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John Massengale

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The New Urban Transect

From the CNU Public Square: Transect Urbanism: Readings in Human Ecology, describes itself as “The definitive reference on the Rural-to-Urban Transect.” Edited by Andrés Duany and Brian Falk, the book fills a gap in the planning literature. The Rural-to-Urban Transect—which I will refer to as Transect with a capital T—is one of the most influential planning theories in recent decades.

Prior to this, no books have been devoted entirely to the Transect—although many have touched upon it (I included a section in New Urbanism: Best Practices Guide). Published by Oro Editions and the Center for Applied Transect Studies, Transect Urbanism comprises eight new essays, 100 pages of images—many fascinating and some amusing—by artists and designers, and six of the best previously published academic articles on the topic. An excellent two-part introduction by Duany—Transect co-creator and an architect and planner with DPZ CoDESIGN—is worth the price of the book.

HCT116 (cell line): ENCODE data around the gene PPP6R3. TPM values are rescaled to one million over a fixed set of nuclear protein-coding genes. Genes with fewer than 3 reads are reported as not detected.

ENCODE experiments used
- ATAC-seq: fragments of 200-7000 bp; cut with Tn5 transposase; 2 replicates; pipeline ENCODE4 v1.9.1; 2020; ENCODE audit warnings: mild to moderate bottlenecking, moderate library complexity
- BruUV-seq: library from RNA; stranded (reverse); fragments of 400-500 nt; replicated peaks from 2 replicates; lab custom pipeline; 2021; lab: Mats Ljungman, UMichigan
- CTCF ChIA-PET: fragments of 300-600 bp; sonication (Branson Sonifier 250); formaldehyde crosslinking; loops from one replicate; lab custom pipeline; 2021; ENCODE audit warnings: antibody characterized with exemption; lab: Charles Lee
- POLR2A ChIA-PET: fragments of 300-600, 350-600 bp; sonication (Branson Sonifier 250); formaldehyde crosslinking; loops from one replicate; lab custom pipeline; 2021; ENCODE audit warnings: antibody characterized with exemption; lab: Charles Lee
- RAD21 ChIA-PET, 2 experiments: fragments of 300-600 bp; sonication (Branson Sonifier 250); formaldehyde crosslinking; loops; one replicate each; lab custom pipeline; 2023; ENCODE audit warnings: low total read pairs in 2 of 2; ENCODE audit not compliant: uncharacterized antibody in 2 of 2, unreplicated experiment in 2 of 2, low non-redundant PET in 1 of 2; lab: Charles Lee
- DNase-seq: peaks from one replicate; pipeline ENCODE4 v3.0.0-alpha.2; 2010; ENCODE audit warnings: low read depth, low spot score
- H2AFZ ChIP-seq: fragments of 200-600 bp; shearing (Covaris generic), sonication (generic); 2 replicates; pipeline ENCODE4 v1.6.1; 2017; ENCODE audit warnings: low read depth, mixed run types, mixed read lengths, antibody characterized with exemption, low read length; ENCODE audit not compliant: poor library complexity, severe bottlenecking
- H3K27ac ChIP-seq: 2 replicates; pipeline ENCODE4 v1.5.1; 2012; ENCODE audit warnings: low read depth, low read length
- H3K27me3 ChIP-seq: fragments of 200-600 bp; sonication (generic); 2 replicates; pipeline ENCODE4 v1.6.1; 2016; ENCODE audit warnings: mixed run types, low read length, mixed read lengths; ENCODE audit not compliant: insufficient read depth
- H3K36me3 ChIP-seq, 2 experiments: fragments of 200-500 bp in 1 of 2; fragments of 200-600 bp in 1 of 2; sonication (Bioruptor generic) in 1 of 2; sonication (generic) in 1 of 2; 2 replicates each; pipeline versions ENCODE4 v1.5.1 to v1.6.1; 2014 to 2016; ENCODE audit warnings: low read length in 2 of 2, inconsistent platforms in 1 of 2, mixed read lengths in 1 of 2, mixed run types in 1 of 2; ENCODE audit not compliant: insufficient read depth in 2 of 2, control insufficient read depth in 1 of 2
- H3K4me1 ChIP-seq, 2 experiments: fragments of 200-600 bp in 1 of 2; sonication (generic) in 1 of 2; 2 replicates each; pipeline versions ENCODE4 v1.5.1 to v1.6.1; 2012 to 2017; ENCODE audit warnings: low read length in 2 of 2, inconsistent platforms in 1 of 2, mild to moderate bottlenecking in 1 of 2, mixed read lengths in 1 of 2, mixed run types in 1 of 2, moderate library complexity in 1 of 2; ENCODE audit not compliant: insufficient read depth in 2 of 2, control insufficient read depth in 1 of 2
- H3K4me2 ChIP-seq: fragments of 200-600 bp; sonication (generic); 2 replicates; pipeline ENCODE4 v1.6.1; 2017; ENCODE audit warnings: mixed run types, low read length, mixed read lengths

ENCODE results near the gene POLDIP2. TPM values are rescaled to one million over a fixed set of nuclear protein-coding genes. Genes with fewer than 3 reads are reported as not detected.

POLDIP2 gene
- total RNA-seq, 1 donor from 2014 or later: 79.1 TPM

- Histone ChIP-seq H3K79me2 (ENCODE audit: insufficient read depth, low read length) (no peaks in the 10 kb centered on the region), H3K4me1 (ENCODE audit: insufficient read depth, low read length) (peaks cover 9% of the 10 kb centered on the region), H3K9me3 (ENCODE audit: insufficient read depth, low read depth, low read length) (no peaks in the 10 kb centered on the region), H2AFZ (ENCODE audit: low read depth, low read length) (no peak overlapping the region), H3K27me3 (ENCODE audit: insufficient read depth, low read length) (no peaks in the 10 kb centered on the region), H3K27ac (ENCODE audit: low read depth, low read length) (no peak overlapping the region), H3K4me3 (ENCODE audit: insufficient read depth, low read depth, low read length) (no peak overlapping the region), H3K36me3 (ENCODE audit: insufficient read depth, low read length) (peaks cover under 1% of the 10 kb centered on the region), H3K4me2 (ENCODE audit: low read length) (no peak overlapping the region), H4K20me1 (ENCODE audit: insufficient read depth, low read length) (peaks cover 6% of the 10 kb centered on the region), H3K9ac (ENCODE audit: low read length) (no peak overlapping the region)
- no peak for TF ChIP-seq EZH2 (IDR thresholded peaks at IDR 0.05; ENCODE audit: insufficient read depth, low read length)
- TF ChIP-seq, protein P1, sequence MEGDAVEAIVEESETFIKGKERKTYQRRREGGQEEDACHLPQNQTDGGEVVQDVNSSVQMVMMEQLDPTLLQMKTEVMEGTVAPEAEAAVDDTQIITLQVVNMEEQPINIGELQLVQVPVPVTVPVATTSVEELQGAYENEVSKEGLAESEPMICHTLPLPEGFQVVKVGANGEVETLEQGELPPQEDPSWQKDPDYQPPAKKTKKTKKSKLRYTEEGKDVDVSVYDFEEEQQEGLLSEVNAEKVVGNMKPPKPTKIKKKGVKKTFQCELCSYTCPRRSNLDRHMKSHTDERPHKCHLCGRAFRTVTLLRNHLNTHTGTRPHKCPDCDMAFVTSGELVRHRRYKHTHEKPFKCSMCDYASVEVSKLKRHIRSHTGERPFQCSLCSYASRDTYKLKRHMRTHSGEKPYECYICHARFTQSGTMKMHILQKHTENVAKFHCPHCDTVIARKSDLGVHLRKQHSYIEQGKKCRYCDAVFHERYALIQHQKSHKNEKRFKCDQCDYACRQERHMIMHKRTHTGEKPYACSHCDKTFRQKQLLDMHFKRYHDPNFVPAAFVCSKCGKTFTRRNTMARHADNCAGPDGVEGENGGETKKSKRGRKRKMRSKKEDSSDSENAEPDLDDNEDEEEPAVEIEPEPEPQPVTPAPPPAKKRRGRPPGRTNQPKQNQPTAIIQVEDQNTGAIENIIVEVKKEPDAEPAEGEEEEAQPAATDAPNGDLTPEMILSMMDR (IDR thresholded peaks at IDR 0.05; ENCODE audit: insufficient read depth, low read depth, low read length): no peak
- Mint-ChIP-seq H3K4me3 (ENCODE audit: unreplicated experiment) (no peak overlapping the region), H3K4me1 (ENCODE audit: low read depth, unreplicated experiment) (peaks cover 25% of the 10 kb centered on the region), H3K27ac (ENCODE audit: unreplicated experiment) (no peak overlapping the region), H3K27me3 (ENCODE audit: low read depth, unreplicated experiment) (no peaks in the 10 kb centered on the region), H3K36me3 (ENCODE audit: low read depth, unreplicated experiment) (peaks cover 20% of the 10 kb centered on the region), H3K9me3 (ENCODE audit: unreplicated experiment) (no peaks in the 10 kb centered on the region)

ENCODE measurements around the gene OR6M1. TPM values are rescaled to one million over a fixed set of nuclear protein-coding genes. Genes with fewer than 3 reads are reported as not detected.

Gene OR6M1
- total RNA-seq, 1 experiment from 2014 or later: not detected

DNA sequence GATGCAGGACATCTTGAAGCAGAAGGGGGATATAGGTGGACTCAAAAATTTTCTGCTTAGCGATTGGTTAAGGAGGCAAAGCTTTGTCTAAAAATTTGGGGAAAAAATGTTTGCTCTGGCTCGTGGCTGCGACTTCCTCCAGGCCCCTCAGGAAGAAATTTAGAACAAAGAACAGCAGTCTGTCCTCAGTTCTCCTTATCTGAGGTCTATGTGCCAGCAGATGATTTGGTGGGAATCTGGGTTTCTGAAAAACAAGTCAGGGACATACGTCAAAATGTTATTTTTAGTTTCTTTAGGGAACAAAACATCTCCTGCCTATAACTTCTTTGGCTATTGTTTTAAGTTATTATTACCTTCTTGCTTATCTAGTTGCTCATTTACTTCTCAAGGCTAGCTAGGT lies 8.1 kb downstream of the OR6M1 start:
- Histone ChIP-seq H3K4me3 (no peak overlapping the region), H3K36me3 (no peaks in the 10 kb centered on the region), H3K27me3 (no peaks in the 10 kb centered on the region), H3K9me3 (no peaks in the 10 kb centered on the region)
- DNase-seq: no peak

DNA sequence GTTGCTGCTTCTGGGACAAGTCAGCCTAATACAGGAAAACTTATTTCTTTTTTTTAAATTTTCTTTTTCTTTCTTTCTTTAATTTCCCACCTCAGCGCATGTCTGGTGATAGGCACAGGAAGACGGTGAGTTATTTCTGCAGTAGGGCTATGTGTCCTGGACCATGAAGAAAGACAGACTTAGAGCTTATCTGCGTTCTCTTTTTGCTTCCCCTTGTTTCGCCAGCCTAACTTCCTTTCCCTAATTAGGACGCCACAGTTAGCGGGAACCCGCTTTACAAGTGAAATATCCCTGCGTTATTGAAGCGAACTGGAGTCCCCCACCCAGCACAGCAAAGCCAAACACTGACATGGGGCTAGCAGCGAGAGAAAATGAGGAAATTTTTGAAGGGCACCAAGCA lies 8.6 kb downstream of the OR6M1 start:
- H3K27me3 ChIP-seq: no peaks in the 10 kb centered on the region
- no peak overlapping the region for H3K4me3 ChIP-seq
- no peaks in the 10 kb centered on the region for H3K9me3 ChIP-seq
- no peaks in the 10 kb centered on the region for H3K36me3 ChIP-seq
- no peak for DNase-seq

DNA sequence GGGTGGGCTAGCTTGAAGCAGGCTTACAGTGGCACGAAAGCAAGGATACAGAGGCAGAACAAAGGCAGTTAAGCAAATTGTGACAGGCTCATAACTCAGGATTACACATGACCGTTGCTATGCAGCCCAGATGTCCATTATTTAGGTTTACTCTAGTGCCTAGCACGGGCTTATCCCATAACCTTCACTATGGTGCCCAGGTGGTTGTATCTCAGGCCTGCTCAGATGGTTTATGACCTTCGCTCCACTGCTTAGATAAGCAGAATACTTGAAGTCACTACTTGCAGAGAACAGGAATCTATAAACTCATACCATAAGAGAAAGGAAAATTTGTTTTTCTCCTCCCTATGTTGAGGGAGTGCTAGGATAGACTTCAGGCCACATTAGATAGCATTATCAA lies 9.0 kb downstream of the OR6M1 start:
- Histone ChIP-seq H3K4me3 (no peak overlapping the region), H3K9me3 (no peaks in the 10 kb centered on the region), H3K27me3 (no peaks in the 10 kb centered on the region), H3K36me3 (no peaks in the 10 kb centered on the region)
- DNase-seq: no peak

“The Transect is a unifying theory, which serves as a framework for the various disparate fields affecting urban design,” Transect Urbanism explains. The Transect is an organizing principle for hundreds of new urban zoning codes, adopted in recent years, that are raising the level of urban design and the public realm in many cities.

Transect Urbanism tells the story of how this idea came together as a practical theory. Douglas Duany, brother to Andrés, demonstrated the idea of ecological transects in 1980, as the pair walked a straight line up the beach and over dunes in Seaside, Florida. Later they crossed a section of Miami on foot, while Douglas explained how a city could be analyzed in a similar way. Andres realized the Transect could be used to design urban places. He employed it in planning starting in the late 1980s, and the idea grew into an organizing theory. (continued at CNU.ORG)